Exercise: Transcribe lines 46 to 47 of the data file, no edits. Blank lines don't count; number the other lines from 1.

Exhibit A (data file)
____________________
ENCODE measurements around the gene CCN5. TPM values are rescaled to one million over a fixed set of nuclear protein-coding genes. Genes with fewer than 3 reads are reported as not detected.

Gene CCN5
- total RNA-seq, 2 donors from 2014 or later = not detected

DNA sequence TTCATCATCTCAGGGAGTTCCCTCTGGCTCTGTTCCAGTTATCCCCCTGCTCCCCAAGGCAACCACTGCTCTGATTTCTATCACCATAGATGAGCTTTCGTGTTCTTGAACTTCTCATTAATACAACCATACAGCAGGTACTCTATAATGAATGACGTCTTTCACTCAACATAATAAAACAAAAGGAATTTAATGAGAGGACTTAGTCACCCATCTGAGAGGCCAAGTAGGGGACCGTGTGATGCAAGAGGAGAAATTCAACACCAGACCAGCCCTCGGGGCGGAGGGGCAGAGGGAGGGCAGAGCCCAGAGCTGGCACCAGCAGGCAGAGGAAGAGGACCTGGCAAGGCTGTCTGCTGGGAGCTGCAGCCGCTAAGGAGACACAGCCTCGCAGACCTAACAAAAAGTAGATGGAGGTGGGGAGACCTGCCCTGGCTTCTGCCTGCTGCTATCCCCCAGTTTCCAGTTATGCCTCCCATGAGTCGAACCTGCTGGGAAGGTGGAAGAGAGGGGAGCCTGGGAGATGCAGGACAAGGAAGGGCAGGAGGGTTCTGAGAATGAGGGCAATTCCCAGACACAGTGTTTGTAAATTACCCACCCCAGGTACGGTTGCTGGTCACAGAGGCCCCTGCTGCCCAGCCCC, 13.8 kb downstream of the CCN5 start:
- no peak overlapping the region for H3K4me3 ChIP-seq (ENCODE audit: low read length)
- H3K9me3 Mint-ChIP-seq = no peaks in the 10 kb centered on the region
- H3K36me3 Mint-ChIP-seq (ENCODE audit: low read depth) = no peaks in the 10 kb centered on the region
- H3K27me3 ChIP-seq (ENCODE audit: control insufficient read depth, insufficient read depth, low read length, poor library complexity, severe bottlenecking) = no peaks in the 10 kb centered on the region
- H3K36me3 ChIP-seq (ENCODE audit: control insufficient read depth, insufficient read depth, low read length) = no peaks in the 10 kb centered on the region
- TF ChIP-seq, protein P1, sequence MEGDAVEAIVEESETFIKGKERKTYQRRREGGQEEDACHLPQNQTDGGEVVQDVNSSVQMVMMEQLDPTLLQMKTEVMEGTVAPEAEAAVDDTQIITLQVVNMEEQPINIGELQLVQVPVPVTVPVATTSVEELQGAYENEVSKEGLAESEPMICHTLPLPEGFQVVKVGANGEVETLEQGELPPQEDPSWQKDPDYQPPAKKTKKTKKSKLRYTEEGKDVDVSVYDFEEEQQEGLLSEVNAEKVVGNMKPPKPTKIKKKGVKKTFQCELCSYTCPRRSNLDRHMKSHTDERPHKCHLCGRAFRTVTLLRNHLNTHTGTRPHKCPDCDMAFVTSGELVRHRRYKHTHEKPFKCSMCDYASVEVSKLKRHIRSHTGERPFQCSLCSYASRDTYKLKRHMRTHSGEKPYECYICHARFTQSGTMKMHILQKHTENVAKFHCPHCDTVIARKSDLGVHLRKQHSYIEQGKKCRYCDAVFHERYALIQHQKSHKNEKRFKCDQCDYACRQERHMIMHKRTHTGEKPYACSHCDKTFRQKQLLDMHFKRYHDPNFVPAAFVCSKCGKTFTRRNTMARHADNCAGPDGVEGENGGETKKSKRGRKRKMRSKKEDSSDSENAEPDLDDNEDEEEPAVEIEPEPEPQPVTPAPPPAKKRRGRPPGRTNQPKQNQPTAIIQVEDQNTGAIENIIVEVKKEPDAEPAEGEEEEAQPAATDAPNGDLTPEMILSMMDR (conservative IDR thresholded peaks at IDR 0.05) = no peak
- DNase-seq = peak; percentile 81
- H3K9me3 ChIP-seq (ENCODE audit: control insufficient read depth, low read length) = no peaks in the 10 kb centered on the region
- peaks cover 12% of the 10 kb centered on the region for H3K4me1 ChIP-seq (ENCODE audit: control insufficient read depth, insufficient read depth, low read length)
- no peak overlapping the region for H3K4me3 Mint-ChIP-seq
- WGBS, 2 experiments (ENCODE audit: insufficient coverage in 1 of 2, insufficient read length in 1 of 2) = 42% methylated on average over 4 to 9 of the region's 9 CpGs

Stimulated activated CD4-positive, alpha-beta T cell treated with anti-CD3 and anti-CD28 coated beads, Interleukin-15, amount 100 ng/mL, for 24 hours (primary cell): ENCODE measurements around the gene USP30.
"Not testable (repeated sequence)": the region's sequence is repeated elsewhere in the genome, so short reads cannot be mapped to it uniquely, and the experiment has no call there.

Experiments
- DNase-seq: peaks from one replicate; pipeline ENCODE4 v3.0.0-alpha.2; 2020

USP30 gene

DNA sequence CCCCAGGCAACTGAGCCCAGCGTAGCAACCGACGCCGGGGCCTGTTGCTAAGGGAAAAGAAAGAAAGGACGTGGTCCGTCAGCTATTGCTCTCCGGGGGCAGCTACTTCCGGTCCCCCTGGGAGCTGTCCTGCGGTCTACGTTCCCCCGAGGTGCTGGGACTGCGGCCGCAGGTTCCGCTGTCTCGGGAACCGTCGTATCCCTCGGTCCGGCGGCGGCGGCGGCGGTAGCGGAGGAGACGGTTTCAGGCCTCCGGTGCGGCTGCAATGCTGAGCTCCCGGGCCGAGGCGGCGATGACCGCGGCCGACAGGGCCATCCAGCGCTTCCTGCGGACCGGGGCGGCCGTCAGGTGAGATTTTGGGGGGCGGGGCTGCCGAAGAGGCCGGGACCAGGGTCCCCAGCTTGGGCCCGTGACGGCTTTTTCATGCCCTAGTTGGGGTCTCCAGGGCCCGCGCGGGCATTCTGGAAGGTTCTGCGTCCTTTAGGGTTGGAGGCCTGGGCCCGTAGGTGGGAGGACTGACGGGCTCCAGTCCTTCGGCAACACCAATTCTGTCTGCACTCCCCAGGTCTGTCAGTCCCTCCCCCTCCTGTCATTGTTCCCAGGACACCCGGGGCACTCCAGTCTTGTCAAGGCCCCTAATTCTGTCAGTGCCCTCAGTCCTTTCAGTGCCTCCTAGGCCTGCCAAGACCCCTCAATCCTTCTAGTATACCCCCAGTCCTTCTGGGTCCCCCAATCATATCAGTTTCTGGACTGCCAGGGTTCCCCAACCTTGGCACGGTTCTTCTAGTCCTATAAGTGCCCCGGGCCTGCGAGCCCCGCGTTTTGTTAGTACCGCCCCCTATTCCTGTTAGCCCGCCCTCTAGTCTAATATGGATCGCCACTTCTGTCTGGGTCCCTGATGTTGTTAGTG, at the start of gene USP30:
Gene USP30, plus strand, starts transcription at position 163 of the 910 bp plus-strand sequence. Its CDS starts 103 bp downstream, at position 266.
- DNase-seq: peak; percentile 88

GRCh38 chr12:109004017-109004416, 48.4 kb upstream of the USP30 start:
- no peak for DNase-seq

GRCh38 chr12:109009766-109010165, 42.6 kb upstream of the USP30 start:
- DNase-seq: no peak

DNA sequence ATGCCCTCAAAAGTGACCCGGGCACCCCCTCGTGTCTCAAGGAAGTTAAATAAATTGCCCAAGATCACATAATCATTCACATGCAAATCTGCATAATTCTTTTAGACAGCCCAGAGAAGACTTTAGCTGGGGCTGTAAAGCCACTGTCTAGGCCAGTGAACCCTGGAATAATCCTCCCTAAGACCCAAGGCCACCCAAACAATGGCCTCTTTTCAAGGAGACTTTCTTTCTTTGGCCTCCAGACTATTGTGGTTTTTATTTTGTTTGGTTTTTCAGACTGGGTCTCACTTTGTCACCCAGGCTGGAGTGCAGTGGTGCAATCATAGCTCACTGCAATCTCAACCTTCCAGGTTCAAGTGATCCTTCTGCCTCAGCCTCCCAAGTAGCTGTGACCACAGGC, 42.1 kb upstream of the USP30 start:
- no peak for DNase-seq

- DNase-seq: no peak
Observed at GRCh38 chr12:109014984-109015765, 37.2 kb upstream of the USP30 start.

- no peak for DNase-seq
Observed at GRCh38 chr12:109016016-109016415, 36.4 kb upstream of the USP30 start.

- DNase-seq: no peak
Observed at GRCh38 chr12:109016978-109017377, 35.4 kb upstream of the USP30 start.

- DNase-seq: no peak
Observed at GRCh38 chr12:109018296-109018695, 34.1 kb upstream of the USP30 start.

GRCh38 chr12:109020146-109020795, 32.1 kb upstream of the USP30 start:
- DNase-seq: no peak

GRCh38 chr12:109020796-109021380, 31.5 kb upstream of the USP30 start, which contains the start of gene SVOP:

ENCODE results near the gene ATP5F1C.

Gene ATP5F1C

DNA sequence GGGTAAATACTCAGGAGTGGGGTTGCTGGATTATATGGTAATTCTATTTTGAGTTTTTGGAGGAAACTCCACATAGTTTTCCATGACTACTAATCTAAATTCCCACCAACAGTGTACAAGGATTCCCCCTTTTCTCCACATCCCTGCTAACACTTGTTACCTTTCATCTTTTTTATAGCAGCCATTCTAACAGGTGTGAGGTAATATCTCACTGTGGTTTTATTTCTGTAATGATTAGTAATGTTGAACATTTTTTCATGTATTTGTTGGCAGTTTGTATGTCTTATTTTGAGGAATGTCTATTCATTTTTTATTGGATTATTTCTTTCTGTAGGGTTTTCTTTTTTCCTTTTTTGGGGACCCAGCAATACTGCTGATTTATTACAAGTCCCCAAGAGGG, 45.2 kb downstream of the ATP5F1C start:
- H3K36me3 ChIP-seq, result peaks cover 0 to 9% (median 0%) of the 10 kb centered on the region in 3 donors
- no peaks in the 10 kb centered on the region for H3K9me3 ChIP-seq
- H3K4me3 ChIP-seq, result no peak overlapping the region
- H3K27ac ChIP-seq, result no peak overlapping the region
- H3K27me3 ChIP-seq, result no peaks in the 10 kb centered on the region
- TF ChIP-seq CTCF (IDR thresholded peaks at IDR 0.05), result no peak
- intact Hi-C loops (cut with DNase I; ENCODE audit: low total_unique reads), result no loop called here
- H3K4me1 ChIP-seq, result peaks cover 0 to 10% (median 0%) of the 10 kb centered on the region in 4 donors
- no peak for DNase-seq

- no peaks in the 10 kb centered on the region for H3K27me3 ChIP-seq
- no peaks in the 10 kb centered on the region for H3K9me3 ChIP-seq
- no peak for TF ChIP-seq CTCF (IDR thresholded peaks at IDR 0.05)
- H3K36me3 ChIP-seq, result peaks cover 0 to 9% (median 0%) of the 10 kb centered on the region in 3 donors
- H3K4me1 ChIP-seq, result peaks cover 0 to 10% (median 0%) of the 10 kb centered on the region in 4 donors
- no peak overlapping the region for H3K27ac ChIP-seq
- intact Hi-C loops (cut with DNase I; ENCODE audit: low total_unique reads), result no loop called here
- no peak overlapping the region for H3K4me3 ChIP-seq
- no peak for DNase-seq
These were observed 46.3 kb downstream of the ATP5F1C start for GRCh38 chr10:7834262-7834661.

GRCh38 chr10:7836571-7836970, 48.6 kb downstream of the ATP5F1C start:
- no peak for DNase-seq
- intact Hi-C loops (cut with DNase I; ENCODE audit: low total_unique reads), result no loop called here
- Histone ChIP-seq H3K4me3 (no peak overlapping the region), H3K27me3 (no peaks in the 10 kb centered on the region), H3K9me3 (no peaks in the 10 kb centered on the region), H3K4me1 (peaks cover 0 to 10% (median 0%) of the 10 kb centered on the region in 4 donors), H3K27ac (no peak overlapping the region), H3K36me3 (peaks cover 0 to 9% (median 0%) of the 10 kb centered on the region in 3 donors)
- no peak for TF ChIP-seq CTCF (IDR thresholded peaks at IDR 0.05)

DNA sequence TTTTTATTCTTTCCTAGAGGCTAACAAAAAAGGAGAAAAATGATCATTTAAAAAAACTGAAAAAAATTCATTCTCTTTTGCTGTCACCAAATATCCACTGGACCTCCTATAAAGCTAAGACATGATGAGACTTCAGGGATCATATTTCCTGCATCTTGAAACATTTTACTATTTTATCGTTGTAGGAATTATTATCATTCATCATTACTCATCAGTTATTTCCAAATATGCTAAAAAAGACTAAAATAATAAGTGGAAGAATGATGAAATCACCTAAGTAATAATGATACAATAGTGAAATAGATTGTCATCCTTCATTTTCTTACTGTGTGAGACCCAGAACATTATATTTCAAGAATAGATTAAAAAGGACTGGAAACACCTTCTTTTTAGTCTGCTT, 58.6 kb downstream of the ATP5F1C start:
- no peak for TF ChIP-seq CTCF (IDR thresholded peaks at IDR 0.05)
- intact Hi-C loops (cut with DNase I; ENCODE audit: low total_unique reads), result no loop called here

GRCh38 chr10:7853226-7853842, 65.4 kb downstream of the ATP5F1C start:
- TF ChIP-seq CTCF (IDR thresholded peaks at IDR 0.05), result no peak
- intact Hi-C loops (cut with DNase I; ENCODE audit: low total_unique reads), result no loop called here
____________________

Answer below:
- H3K4me3 ChIP-seq, result no peak overlapping the region
- H3K27ac ChIP-seq, result no peak overlapping the region